How we change what others think, feel, believe and do

| Menu | Quick | Books | Share | Search | Settings |

Exhaustion, Confusion, Suggestion


Techniques Conversion > Exhaustion, Confusion, Suggestion

Exhaustion | Confusion | Suggestion | See also


By using a combination of exhaustion and confusion, suggestibility is whereby people can be more easily persuaded. It is much like drowning. The person first is exhausted and then starts to struggle in vain and eventually gives themself to their fate.

This method is used surprisingly often in everyday conversation, where you may see someone hold the stage, going on at great length to wear down their opponents, using complex arguments and following up with a request for agreement.

Once regularly used by police for interrogation, this method has since been shown to be too effective at getting innocent people to confess to crimes they did not commit.


The first stage in breaking down a person is by exhausting them, physically, mentally and emotionally, such that they are almost too tired to think.

Keeping them busy is a subtle and persistent method of erosion, where a low level of activity with no time for rest wears them down gradually.

A series of shocks that trigger the Fight-or-Flight reaction cause an initial adrenaline rush followed by the inevitable down. External chemicals such as various narcotics can also be used to cause this up-and-down effect that has the overall downwards progression of 'one step up and two steps down'.

Diet also has an affect on people's state of alertness. Erratic meal times and an imbalance of foods will upset the body and brain chemistry. Generally, a lack of any essential nutrient will lead to exhaustion.


When people are exhausted, then their cognitive capabilities are not fully functional they are far easier to confuse.

Confusion is caused by information that the mind cannot process, and is thus forced to think hard about, seeking an answer to the problem that it faces.

Overload of information is a simple method of confusion. Deluge the person with facts, figures information and data that is simply too much for them to process. The overload effect is accelerated if the information is relevant to them, if it is interrelated and if it is inherently complex. It may be delivered as things to read, lectures, discussions, videos, and so on. The more senses that are assailed, the quicker the confusion arises.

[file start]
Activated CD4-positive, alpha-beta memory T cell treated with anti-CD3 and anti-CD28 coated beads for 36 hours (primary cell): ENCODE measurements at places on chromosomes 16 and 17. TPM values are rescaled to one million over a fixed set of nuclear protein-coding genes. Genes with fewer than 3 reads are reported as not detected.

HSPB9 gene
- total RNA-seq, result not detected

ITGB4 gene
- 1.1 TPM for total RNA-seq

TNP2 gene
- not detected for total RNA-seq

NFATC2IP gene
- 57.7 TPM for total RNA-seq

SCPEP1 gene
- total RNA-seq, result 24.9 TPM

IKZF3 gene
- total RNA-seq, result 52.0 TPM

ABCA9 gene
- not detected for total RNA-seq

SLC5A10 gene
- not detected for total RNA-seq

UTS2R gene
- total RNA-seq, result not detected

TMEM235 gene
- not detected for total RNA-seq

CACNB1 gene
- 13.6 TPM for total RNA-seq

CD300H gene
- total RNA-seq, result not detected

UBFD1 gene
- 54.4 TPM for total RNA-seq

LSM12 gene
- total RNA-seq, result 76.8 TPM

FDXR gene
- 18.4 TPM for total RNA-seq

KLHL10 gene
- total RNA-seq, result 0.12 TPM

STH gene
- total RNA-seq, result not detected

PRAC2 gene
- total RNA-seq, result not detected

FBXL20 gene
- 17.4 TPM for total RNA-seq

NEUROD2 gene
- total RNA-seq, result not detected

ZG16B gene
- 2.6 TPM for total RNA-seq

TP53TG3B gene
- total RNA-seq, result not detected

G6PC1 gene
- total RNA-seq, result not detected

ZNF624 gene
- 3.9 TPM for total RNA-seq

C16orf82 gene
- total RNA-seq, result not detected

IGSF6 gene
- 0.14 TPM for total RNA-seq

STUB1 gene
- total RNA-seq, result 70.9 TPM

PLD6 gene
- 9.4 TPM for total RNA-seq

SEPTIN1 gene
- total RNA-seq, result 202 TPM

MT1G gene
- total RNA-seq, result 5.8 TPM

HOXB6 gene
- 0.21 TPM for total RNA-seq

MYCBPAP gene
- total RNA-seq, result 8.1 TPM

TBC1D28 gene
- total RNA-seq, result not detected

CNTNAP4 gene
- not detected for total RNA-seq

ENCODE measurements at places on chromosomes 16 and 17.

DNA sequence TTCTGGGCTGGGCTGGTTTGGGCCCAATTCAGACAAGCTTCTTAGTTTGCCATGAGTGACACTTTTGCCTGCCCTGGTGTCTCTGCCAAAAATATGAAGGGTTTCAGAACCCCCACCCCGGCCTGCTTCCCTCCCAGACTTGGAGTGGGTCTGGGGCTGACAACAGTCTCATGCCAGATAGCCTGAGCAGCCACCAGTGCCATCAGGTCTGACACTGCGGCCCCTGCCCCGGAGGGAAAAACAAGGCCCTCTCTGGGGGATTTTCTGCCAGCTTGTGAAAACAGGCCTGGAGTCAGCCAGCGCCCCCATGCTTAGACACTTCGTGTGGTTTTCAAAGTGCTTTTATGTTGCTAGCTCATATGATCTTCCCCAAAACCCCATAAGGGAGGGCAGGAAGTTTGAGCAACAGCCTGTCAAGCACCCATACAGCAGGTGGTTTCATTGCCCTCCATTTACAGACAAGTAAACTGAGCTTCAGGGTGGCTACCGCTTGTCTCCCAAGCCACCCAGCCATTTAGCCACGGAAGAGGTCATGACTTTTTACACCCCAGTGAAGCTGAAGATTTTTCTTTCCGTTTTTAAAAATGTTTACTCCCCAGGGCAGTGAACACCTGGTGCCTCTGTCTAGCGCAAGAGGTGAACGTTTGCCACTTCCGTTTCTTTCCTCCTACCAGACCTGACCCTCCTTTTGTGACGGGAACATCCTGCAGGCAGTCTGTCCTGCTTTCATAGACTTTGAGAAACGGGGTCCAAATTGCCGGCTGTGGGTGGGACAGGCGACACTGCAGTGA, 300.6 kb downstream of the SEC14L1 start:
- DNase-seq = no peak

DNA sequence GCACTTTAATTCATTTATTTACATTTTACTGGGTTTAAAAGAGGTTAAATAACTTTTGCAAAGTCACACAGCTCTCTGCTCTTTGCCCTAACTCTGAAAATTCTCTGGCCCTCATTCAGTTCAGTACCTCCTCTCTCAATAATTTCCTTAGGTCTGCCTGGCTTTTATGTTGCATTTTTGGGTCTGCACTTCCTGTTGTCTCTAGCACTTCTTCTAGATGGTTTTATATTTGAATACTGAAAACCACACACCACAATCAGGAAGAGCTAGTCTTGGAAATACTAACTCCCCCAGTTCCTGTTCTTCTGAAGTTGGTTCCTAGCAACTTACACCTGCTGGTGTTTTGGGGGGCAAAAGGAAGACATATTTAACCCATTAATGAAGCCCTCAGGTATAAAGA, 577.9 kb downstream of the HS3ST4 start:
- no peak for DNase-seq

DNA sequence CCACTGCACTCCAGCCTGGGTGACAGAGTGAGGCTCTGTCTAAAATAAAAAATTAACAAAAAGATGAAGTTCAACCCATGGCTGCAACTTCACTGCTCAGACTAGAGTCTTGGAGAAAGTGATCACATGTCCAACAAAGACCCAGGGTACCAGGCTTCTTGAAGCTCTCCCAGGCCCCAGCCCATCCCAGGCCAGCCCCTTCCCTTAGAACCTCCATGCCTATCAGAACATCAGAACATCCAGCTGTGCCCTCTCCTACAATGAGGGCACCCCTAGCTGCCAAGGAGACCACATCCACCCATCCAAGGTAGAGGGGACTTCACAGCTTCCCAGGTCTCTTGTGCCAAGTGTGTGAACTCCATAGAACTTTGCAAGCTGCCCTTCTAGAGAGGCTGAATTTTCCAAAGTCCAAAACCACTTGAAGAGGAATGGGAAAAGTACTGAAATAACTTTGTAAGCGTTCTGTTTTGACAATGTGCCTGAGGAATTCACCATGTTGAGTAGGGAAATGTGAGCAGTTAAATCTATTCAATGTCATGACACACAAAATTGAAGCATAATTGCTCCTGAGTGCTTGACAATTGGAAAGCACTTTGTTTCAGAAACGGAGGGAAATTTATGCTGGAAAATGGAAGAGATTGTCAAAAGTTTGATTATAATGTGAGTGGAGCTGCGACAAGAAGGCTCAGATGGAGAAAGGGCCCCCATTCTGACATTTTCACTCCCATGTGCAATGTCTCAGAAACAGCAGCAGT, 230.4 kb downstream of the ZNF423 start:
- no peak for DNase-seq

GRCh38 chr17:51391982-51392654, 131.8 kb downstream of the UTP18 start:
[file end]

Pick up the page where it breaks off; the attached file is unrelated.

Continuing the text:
Another method of confusion is to deliberately offer conflicting information, for example showing that people that you thought were your friends are now acting as if they are your enemies or somehow do not care about you.

Internal conflict and consequent confusion particularly happens when a person sees themself as acting outside their own values and other aspects of their own identity.

Various other forms of information control allow the person to be manipulated, confused and subsequently persuaded.


When people are confused, they will grasp at straws, and virtually anything you suggest will be gratefully accepted. Satisficing is the effect where, under stress, people seek reduction in stress rather than any thoughtful outcome.

Leading questions, for example, will more easily lead to the answers which are sought, as people miss the fact that they are being led and are only too happy to agree. Other forms of persuasive language will also be far more likely to effective.

See also

Breaking Sessions, Confusion principle, Information Control, Satisficing, Decision Fatigue


Conversion Books

Site Menu

| Home | Top | Quick Links | Settings |

Main sections: | Disciplines | Techniques | Principles | Explanations | Theories |

Other sections: | Blog! | Quotes | Guest articles | Analysis | Books | Help |

More pages: | Contact | Caveat | About | Students | Webmasters | Awards | Guestbook | Feedback | Sitemap | Changes |

Settings: | Computer layout | Mobile layout | Small font | Medium font | Large font | Translate |


You can buy books here

More Kindle books:

And the big
paperback book

Look inside


Please help and share:


Quick links


* Argument
* Brand management
* Change Management
* Coaching
* Communication
* Counseling
* Game Design
* Human Resources
* Job-finding
* Leadership
* Marketing
* Politics
* Propaganda
* Rhetoric
* Negotiation
* Psychoanalysis
* Sales
* Sociology
* Storytelling
* Teaching
* Warfare
* Workplace design


* Assertiveness
* Body language
* Change techniques
* Closing techniques
* Conversation
* Confidence tricks
* Conversion
* Creative techniques
* General techniques
* Happiness
* Hypnotism
* Interrogation
* Language
* Listening
* Negotiation tactics
* Objection handling
* Propaganda
* Problem-solving
* Public speaking
* Questioning
* Using repetition
* Resisting persuasion
* Self-development
* Sequential requests
* Storytelling
* Stress Management
* Tipping
* Using humor
* Willpower


* Principles


* Behaviors
* Beliefs
* Brain stuff
* Conditioning
* Coping Mechanisms
* Critical Theory
* Culture
* Decisions
* Emotions
* Evolution
* Gender
* Games
* Groups
* Habit
* Identity
* Learning
* Meaning
* Memory
* Motivation
* Models
* Needs
* Personality
* Power
* Preferences
* Research
* Relationships
* SIFT Model
* Social Research
* Stress
* Trust
* Values


* Alphabetic list
* Theory types


Guest Articles


| Home | Top | Menu | Quick Links |

© Changing Works 2002-
Massive Content — Maximum Speed